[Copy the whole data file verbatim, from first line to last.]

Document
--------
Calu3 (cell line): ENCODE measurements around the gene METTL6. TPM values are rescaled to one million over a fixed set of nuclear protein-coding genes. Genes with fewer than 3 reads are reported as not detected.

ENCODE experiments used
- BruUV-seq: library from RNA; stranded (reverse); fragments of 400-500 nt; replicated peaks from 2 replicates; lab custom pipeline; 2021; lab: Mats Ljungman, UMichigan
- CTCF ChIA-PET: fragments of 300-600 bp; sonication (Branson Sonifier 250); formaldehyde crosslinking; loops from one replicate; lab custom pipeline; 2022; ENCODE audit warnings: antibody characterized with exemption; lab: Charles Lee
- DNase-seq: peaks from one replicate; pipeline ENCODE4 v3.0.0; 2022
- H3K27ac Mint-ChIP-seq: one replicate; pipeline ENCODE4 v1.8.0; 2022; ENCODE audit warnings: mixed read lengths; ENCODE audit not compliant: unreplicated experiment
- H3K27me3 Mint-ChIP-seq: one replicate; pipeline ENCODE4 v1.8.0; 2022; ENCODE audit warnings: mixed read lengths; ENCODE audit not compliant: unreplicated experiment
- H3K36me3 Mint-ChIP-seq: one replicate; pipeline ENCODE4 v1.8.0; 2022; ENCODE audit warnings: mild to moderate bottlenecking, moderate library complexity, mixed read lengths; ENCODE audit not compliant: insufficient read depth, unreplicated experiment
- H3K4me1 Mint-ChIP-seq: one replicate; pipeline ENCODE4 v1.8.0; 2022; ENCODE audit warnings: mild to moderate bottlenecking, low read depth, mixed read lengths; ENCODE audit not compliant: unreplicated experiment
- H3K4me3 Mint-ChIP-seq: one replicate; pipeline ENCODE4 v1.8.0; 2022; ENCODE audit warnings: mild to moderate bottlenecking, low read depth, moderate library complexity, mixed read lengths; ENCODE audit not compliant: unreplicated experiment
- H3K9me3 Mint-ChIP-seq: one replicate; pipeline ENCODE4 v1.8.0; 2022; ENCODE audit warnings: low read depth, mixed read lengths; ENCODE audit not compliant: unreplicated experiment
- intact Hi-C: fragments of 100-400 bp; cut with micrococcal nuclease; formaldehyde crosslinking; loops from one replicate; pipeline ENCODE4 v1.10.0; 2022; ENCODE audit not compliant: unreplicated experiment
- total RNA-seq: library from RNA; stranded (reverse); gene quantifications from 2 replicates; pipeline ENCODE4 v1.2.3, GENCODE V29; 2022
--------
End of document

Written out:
Calu3 (cell line): ENCODE measurements around the gene METTL6. TPM values are rescaled to one million over a fixed set of nuclear protein-coding genes. Genes with fewer than 3 reads are reported as not detected.

ENCODE experiments used
- BruUV-seq: library from RNA; stranded (reverse); fragments of 400-500 nt; replicated peaks from 2 replicates; lab custom pipeline; 2021; lab: Mats Ljungman, UMichigan
- CTCF ChIA-PET: fragments of 300-600 bp; sonication (Branson Sonifier 250); formaldehyde crosslinking; loops from one replicate; lab custom pipeline; 2022; ENCODE audit warnings: antibody characterized with exemption; lab: Charles Lee
- DNase-seq: peaks from one replicate; pipeline ENCODE4 v3.0.0; 2022
- H3K27ac Mint-ChIP-seq: one replicate; pipeline ENCODE4 v1.8.0; 2022; ENCODE audit warnings: mixed read lengths; ENCODE audit not compliant: unreplicated experiment
- H3K27me3 Mint-ChIP-seq: one replicate; pipeline ENCODE4 v1.8.0; 2022; ENCODE audit warnings: mixed read lengths; ENCODE audit not compliant: unreplicated experiment
- H3K36me3 Mint-ChIP-seq: one replicate; pipeline ENCODE4 v1.8.0; 2022; ENCODE audit warnings: mild to moderate bottlenecking, moderate library complexity, mixed read lengths; ENCODE audit not compliant: insufficient read depth, unreplicated experiment
- H3K4me1 Mint-ChIP-seq: one replicate; pipeline ENCODE4 v1.8.0; 2022; ENCODE audit warnings: mild to moderate bottlenecking, low read depth, mixed read lengths; ENCODE audit not compliant: unreplicated experiment
- H3K4me3 Mint-ChIP-seq: one replicate; pipeline ENCODE4 v1.8.0; 2022; ENCODE audit warnings: mild to moderate bottlenecking, low read depth, moderate library complexity, mixed read lengths; ENCODE audit not compliant: unreplicated experiment
- H3K9me3 Mint-ChIP-seq: one replicate; pipeline ENCODE4 v1.8.0; 2022; ENCODE audit warnings: low read depth, mixed read lengths; ENCODE audit not compliant: unreplicated experiment
- intact Hi-C: fragments of 100-400 bp; cut with micrococcal nuclease; formaldehyde crosslinking; loops from one replicate; pipeline ENCODE4 v1.10.0; 2022; ENCODE audit not compliant: unreplicated experiment
- total RNA-seq: library from RNA; stranded (reverse); gene quantifications from 2 replicates; pipeline ENCODE4 v1.2.3, GENCODE V29; 2022